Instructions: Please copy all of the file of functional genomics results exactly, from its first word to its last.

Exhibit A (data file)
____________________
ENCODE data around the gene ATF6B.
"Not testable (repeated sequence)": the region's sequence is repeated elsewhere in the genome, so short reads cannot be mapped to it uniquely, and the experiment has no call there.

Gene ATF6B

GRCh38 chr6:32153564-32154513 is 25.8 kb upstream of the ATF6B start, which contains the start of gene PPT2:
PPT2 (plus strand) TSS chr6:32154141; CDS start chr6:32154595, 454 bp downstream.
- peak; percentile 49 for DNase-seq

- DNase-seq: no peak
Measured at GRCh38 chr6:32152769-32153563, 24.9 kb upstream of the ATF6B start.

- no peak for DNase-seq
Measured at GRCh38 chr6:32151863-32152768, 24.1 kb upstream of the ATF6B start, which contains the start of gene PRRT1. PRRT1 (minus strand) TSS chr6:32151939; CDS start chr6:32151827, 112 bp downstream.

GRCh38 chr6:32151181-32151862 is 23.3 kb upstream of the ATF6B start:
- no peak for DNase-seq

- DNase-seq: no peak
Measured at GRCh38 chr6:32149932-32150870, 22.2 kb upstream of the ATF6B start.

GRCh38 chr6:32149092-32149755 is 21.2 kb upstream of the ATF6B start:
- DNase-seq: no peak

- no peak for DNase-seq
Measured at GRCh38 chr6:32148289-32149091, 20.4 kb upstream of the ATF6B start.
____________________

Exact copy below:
ENCODE data around the gene ATF6B.
"Not testable (repeated sequence)": the region's sequence is repeated elsewhere in the genome, so short reads cannot be mapped to it uniquely, and the experiment has no call there.

Gene ATF6B

GRCh38 chr6:32153564-32154513 is 25.8 kb upstream of the ATF6B start, which contains the start of gene PPT2:
PPT2 (plus strand) TSS chr6:32154141; CDS start chr6:32154595, 454 bp downstream.
- peak; percentile 49 for DNase-seq

- DNase-seq: no peak
Measured at GRCh38 chr6:32152769-32153563, 24.9 kb upstream of the ATF6B start.

- no peak for DNase-seq
Measured at GRCh38 chr6:32151863-32152768, 24.1 kb upstream of the ATF6B start, which contains the start of gene PRRT1. PRRT1 (minus strand) TSS chr6:32151939; CDS start chr6:32151827, 112 bp downstream.

GRCh38 chr6:32151181-32151862 is 23.3 kb upstream of the ATF6B start:
- no peak for DNase-seq

- DNase-seq: no peak
Measured at GRCh38 chr6:32149932-32150870, 22.2 kb upstream of the ATF6B start.

GRCh38 chr6:32149092-32149755 is 21.2 kb upstream of the ATF6B start:
- DNase-seq: no peak

- no peak for DNase-seq
Measured at GRCh38 chr6:32148289-32149091, 20.4 kb upstream of the ATF6B start.